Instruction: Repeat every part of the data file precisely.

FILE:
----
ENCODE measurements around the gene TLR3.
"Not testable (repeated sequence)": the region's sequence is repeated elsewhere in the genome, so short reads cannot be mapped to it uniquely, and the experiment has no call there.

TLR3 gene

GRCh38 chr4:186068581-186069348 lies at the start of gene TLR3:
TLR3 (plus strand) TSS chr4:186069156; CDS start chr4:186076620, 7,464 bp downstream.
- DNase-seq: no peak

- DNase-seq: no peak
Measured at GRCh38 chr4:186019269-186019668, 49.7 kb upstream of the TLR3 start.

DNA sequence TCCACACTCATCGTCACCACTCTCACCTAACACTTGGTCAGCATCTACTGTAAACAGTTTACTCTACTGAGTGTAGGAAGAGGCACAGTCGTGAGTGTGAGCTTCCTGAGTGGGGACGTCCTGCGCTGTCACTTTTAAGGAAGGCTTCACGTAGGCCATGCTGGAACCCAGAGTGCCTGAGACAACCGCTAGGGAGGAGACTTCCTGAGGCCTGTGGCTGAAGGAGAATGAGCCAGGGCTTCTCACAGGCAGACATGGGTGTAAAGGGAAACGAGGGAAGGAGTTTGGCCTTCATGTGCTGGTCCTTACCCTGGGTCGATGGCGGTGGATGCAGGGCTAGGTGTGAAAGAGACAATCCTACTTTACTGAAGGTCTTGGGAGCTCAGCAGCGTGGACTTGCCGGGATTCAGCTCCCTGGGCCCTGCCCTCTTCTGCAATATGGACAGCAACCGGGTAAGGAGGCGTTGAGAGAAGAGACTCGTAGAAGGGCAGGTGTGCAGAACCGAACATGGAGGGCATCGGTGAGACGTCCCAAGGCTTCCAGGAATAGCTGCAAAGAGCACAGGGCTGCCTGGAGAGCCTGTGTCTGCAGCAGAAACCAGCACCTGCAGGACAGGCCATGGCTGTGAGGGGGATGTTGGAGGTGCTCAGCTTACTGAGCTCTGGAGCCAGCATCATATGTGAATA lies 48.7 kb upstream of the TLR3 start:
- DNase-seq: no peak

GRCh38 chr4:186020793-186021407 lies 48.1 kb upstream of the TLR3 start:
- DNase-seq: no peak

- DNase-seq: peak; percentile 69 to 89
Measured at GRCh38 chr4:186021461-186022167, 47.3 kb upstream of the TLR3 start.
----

ENCODE measurements around the gene TLR3.
"Not testable (repeated sequence)": the region's sequence is repeated elsewhere in the genome, so short reads cannot be mapped to it uniquely, and the experiment has no call there.

TLR3 gene

GRCh38 chr4:186068581-186069348 lies at the start of gene TLR3:
TLR3 (plus strand) TSS chr4:186069156; CDS start chr4:186076620, 7,464 bp downstream.
- DNase-seq: no peak

- DNase-seq: no peak
Measured at GRCh38 chr4:186019269-186019668, 49.7 kb upstream of the TLR3 start.

DNA sequence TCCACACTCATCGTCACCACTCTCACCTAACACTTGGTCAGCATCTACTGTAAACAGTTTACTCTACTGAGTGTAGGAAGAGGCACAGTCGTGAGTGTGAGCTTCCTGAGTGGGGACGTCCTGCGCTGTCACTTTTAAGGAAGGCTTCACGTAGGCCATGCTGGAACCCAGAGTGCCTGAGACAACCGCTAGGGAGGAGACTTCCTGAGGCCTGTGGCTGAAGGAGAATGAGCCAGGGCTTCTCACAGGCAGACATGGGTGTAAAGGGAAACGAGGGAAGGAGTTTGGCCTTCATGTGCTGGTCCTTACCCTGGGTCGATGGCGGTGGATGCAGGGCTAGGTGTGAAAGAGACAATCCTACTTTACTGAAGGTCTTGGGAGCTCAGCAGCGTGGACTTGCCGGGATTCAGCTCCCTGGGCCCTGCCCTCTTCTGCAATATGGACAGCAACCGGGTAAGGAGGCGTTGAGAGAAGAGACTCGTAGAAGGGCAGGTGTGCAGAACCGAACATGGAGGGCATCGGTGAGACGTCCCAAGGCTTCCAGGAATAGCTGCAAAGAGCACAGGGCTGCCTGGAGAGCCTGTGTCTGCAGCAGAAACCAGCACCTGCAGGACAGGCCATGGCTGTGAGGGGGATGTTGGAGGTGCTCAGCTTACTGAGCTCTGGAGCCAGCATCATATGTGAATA lies 48.7 kb upstream of the TLR3 start:
- DNase-seq: no peak

GRCh38 chr4:186020793-186021407 lies 48.1 kb upstream of the TLR3 start:
- DNase-seq: no peak

- DNase-seq: peak; percentile 69 to 89
Measured at GRCh38 chr4:186021461-186022167, 47.3 kb upstream of the TLR3 start.